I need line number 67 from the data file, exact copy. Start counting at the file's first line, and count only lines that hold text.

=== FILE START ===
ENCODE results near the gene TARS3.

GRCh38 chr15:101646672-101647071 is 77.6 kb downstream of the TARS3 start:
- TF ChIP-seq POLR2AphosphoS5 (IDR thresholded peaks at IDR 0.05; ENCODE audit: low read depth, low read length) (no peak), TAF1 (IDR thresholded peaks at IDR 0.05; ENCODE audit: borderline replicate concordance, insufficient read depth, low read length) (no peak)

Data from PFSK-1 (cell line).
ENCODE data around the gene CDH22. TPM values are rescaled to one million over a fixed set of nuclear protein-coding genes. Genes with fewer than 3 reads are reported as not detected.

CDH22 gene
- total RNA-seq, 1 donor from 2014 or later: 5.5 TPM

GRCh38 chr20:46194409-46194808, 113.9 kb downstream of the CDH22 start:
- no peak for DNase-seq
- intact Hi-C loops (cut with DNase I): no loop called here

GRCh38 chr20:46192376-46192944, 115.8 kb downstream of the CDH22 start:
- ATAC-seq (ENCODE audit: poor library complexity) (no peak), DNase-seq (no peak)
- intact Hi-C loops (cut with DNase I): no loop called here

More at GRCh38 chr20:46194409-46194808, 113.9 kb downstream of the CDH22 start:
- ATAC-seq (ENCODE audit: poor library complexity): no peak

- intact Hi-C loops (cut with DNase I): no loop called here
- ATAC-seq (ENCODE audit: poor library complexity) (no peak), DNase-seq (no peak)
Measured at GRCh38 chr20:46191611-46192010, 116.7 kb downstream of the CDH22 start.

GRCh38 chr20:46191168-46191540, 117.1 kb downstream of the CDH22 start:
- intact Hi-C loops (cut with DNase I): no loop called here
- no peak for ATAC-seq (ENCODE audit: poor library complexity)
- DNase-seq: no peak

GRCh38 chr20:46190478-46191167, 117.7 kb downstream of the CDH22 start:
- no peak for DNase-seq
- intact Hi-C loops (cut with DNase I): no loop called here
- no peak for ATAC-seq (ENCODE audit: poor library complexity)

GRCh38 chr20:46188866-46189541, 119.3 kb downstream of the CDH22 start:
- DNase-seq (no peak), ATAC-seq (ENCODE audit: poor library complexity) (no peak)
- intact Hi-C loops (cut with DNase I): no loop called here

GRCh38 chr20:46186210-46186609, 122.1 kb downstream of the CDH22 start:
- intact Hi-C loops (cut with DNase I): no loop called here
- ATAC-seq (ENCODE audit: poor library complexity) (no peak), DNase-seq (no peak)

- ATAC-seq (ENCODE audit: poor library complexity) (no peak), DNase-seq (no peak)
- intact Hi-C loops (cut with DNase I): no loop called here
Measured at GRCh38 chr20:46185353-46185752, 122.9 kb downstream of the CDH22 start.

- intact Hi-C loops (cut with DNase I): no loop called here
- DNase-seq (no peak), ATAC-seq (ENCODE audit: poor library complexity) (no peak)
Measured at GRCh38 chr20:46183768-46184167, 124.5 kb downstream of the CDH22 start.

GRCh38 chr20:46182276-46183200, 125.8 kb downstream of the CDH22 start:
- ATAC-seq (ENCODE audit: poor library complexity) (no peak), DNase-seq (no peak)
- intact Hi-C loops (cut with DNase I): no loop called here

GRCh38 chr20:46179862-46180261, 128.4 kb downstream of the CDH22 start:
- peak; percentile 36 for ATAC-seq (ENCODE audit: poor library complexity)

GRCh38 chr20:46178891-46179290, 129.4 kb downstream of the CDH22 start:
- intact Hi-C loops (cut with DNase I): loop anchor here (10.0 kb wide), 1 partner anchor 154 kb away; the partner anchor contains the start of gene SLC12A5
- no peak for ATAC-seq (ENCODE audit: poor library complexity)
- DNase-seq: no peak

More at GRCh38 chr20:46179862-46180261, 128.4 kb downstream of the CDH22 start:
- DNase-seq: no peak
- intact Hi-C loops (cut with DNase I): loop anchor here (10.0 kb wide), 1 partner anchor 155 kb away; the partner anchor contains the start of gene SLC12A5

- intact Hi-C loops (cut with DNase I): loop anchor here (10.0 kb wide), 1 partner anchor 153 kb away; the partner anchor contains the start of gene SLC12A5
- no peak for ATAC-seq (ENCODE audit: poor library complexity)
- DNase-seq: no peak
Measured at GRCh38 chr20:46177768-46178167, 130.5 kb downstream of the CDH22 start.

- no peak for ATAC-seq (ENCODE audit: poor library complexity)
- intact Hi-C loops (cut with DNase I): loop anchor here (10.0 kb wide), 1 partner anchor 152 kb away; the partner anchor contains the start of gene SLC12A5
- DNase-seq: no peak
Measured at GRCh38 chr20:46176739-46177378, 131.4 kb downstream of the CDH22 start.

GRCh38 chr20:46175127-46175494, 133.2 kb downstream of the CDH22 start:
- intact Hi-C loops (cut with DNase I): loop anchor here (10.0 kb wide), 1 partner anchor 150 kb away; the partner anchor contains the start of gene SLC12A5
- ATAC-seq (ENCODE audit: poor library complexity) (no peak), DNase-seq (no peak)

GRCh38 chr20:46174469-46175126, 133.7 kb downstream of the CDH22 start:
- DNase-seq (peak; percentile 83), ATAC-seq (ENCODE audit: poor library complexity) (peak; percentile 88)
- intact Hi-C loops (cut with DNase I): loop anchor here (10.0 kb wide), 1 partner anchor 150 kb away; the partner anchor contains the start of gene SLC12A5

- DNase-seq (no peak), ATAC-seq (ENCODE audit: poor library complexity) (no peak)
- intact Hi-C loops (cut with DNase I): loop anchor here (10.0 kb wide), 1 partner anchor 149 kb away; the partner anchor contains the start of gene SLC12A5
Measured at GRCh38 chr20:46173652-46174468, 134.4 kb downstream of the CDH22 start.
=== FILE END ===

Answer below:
Measured at GRCh38 chr20:46173652-46174468, 134.4 kb downstream of the CDH22 start.